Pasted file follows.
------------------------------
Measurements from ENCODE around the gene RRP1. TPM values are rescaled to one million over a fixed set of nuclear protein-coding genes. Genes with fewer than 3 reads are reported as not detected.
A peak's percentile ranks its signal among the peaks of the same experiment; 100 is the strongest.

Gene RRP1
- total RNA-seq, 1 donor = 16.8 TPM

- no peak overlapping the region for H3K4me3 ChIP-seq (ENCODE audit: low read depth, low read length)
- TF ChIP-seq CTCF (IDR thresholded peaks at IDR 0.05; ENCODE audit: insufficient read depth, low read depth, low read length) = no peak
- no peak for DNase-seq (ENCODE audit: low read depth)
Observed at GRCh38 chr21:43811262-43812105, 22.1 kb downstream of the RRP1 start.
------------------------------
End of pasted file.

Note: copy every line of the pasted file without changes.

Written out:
Measurements from ENCODE around the gene RRP1. TPM values are rescaled to one million over a fixed set of nuclear protein-coding genes. Genes with fewer than 3 reads are reported as not detected.
A peak's percentile ranks its signal among the peaks of the same experiment; 100 is the strongest.

Gene RRP1
- total RNA-seq, 1 donor = 16.8 TPM

- no peak overlapping the region for H3K4me3 ChIP-seq (ENCODE audit: low read depth, low read length)
- TF ChIP-seq CTCF (IDR thresholded peaks at IDR 0.05; ENCODE audit: insufficient read depth, low read depth, low read length) = no peak
- no peak for DNase-seq (ENCODE audit: low read depth)
Observed at GRCh38 chr21:43811262-43812105, 22.1 kb downstream of the RRP1 start.